Burnout is a way of your brain to help you survive long-term.

Otherwise, you’d be like one of those racehorses, raced to death. You went too fast for too long. To prevent this from happening, prevent you from dying of mental and physical overexertion — your brain has breaks. We call it burnout.

Burnout and BS work-life boundaries

Before we get into simplifying the anti-burnout lifestyle, I wanted to touch upon boundaries, because I often heard that mentioned along with burnout.

People would mention, not being able to set work-life boundaries — working for too many hours, answering emails and calls, and messages in their off-hours, feeling obliged to finish what other people asked them to do, even though it bleeds into your personal life.

Some people think, they care too much about others, and their work. Well, we do, but what we care more about is our social status and what others think of us. I’m not gonna go today into all the ways you can feel significant and good about your social life without being a “24/7 on-demand” person who always says yes to others (This always backfires).

I’d like to talk about boundaries instead.

Metaphysical boundaries, like work-life balance, don’t work. Burnout is a biology-conditioned phenomenon, and your boundaries to prevent it also got to be grounded in physical reality and biology to succeed, instead of some metaphorical, hard-to-define work-life balance.

We have 24 hours in a day. We need 7–9 hours of sleep. We need to eat. We need to exercise and stay active. We need to have downtime to prevent dopamine burnout.

These are non-negotiable rules for the long-term well-being of a human, that allow you to work on your projects, and enjoy life and health long-term.

As long as you are a human being these are the aspects you need to take care of if you don’t want to burn out.

It’s not up to you to choose whether you want to do them or not. It’s been designed into your biology. You are a machine, an organism, a system that has rules of function.

So what do we do with boundaries now? How do we prevent burnout?

Instead of trying to define some metaphysical work-life boundaries divide your day into time buckets, that are concrete and tied to the physical boundary of the 24-hour day cycle in which we all function. Define unstrechable (just like the time is — you can’t have more than 24 hours in a day) buckets of time for sleep and downtime.

Anti-burnout routine

I’ll leave out exercise, steps, social connections for a moment, and other aspects of healthy living, and I’ll give you a simple time-buckets scheduling solution that in my experience works the best for very productive people who don’t burnout:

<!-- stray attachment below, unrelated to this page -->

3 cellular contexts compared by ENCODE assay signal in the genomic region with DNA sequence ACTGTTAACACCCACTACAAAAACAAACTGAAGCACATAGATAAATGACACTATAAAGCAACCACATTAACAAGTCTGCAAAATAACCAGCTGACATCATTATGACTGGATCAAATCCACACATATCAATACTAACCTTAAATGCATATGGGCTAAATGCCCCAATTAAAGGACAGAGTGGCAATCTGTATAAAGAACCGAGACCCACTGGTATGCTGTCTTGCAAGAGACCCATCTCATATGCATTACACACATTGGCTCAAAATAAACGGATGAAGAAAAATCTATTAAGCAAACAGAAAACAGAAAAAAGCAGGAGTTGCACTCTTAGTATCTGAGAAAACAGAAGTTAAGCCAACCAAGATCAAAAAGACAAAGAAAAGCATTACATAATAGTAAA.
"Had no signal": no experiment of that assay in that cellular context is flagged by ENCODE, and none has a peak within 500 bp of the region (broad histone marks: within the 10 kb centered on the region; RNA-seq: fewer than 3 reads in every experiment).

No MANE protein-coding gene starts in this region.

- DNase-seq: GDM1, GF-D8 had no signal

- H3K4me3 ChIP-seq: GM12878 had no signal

• Have a 30–90 minute interval of non-working, self-care routine without social media, messages, and email when you wake up;
  • Have a disconnected 30–90 minute break in the afternoon dedicated to food, meditation (yoga Nidra aka body scan works wonders to restore your dopamine and work capacity), and things like walking outside;
  • Have a 30–90 minute pre-bed buffer when all screens, messaging, and things that can add stress are off and you are getting ready for bed, letting the “pressure” of the day come down — take a bath or a shower, go for a walk, journal, meditate, read an easy book, spend time with family etc.;
  • Have at least one “lazy” day when you don’t engage in activities work-related, that might exhaust your dopamine reserve — too loud, too adrenaline-boosting, things that require a lot of planning and thinking — think of it as your proper “downtime”. The best guideline — do nothing, stay quiet, walk slow, don’t accomplish, get bored. Things like meditation, laying on the beach or a grass patch in a park, yoga, slow music, cooking and slow gardening, meditative hobbies — are perfect downtime activities. Planning an “all-out” party is not.
  • Sleep for 7–9 hours on the same schedule daily.

*Social media engages and stimulates our dopamine system, it keeps your brain engaged, not “off”, that’s why it’s crucial to stay “disconnected” during breaks.

When we do this consistently — you can go on and on and on, making progress, staying excited about your work and life, and wondering what that burnout is all about. You might even find yourself wanting to start a new hobby, climb a mountain peak during vacation, pick up a more active exercise routine or learn a new language or musical instrument that you never had the time and energy for!


📘MY BOOK IS OUT “Fit-and-Focused Brain-Body Blueprint for Remote Pros and Digital Nomads: Neuroscience-based routines, hacks and habits to stay productive, healthy and fit anywhere”


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Angela Shurina

Founder Coach. Neuroscience + Biohacking + Productivity "Unstoppable Founder Blueprint" : https://brainbreakthroughcoach.com/ceo-health-reset-360/